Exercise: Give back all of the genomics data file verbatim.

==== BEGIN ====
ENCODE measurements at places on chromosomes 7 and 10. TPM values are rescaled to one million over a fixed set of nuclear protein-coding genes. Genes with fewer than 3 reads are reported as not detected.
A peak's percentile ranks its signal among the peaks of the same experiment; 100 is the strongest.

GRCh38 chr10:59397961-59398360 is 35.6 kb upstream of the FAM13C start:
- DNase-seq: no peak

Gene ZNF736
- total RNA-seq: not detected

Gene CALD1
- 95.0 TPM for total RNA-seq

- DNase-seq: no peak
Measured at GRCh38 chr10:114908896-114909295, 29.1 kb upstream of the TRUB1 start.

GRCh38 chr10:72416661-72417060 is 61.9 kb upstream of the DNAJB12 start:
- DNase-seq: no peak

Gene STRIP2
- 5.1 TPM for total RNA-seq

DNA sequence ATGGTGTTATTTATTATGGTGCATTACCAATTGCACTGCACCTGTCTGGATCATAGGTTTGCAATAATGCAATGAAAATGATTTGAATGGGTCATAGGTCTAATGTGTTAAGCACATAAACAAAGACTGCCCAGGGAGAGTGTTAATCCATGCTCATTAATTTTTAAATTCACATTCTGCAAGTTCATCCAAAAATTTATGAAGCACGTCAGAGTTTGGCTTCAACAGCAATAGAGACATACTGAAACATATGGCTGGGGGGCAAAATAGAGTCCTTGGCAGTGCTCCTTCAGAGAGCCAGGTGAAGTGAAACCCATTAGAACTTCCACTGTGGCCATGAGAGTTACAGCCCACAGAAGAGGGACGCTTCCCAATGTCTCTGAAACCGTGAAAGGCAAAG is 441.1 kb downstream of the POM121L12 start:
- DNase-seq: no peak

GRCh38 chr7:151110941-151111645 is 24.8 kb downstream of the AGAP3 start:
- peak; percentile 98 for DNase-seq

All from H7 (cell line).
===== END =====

ENCODE measurements at places on chromosomes 7 and 10. TPM values are rescaled to one million over a fixed set of nuclear protein-coding genes. Genes with fewer than 3 reads are reported as not detected.
A peak's percentile ranks its signal among the peaks of the same experiment; 100 is the strongest.

GRCh38 chr10:59397961-59398360 is 35.6 kb upstream of the FAM13C start:
- DNase-seq: no peak

Gene ZNF736
- total RNA-seq: not detected

Gene CALD1
- 95.0 TPM for total RNA-seq

- DNase-seq: no peak
Measured at GRCh38 chr10:114908896-114909295, 29.1 kb upstream of the TRUB1 start.

GRCh38 chr10:72416661-72417060 is 61.9 kb upstream of the DNAJB12 start:
- DNase-seq: no peak

Gene STRIP2
- 5.1 TPM for total RNA-seq

DNA sequence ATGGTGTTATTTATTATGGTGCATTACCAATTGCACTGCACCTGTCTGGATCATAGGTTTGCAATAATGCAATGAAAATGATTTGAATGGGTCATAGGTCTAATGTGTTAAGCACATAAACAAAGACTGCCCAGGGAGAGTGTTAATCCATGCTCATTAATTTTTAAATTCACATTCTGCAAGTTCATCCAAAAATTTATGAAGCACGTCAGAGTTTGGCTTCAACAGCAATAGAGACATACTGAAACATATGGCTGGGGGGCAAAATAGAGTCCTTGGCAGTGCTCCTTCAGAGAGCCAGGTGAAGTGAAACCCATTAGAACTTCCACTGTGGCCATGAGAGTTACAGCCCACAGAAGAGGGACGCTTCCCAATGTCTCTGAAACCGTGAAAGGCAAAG is 441.1 kb downstream of the POM121L12 start:
- DNase-seq: no peak

GRCh38 chr7:151110941-151111645 is 24.8 kb downstream of the AGAP3 start:
- peak; percentile 98 for DNase-seq

All from H7 (cell line).